Sadly these nuggets of intelligence, wrapped up in stern, knowledgeable tones, are not ventured through a concern for our investing welfare. Rather, they’re just another way to cut through the endless stream of information published each and every day. In an attempt to reach out to us as individuals in the hope we will connect somehow with an associated product or service of the person making the quote.
And more than likely 99% of all comment is given to us by professional money managers. And whenever a professional money manager spurts forth their ominous warning, it’s invariably accompanied with a bio of the otherwise unknown ‘sage’ So along with their name, we also get the fund they manage (which is always open to new investment) and to add a certain imprimatur to their predictive prowess, a previous prediction that was somehow on the money. So the headline or introduction goes like this;
John Smith, Chief Investment Officer for the XYZ Quant Hedge Fund suggests caution when pursuing investments in the current market, “there’s still plenty of downside risk left!” he said. Smith, who previously predicted the market lows during the sorghum grain crisis of ’93 suggests the very best avenue is to stick with a professional money manager whose experience is invaluable during current conditions. His own XYZ Fund has actually been able to post a 6 months positive return of 2.3% compared to the overall markets 6 monthly average of 1.9% etc etc etc.
There is no better interest than self-interest and the predictions currently swamping us are ventured forth not to assist and guide us poor retail investors but I suspect more likely to garner a bit of free air time on a cable business show or newspaper to pump up the fund’s inflow. And the more sensational the prediction, the better! So markets don’t just fall, they will “collapse in an event never before seen in history”. And they most certainly won’t just go up, no wayyyy! “The Dow will be powering through 60,000 points by the year-end, guaranteed!”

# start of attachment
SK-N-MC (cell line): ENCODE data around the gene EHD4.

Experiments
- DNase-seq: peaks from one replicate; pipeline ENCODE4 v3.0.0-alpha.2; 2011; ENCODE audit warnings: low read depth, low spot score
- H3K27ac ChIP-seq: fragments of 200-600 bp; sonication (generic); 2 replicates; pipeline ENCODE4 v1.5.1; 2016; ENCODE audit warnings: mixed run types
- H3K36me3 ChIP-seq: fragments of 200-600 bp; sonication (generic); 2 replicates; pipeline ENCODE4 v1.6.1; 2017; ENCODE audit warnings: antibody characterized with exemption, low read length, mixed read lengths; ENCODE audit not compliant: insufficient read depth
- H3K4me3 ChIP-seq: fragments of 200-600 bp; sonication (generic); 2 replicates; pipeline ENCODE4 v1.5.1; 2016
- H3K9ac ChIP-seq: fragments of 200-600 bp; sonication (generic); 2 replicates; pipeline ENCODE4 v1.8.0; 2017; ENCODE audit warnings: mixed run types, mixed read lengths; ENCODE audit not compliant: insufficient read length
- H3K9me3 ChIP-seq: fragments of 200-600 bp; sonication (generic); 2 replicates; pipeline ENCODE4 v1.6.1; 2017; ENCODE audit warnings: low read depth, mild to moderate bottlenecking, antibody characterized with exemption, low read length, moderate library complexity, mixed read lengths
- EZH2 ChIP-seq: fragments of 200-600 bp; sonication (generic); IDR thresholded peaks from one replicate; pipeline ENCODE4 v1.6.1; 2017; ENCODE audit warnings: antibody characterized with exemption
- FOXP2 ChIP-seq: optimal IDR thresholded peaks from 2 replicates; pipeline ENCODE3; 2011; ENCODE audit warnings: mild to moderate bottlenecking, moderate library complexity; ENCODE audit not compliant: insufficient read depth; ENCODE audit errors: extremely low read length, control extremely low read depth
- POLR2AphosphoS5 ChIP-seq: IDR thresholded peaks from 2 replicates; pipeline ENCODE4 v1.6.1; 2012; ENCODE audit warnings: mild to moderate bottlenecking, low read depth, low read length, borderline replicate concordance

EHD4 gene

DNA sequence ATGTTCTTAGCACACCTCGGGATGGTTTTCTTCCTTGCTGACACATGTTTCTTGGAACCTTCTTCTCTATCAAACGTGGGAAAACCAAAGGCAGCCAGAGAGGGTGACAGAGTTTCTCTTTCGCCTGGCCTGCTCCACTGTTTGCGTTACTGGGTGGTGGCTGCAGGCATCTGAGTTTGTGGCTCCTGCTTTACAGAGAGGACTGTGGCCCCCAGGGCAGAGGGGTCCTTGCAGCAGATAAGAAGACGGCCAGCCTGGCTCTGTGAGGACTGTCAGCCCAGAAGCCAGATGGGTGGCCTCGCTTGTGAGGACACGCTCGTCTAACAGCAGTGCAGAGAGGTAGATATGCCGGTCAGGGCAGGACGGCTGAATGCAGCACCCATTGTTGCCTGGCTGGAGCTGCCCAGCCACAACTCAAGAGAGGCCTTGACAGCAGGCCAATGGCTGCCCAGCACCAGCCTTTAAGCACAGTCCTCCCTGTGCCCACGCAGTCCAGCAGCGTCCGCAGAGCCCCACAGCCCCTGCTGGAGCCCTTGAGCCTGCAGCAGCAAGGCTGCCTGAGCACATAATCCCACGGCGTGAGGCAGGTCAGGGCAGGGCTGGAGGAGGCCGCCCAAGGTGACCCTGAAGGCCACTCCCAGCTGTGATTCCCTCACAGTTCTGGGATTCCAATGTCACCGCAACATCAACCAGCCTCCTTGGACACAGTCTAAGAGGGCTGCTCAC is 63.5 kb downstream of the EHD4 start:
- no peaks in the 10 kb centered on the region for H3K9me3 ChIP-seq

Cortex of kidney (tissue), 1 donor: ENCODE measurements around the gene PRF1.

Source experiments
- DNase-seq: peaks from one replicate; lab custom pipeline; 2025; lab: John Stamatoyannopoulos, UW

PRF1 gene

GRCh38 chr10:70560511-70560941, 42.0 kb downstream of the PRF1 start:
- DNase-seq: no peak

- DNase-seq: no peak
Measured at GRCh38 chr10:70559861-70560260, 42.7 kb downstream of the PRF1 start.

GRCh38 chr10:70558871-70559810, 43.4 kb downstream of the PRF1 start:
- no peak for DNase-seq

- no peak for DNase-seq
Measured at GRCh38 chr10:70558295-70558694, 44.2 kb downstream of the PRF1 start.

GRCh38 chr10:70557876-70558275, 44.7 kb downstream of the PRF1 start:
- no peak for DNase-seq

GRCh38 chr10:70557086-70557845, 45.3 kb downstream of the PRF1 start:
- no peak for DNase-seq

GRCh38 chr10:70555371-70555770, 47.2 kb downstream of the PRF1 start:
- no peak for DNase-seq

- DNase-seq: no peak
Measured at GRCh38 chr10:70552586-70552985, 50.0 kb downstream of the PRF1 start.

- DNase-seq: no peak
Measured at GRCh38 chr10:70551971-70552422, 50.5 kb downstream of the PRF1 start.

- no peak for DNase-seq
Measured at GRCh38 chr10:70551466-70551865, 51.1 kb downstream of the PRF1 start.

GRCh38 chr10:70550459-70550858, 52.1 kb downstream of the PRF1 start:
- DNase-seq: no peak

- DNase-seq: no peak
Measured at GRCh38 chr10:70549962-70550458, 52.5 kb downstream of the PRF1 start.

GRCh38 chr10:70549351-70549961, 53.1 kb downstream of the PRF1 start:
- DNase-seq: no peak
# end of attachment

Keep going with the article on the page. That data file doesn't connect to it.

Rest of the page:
Take some time to look at a lot of the predictions being made out there. You’ll be surprised at the outrageous nature of them, and all with not one skerrick of proof to support them. It seems they are formed either from a ‘gut instinct’, ‘what someone is thinking will/might happen’ or ‘just how they feel at the moment’. Consequently, they should all be given the validity of ‘politicians promise’! Unfortunately, though, they can, and do sway the rational thought of investors.
So it’s very important to remember that there are generally two types of investors operating in the share market; the professional money manager and the rest of us. The rest of us being ‘the mums and dads’ as it is sometimes colloquially put, but more appropriately, the retail investor. The money manager is acting on behalf of others whilst retail investors act on their own behalf. One very important distinction between the two is that professional managers, on the whole, have, absolutely no ‘skin in the game’!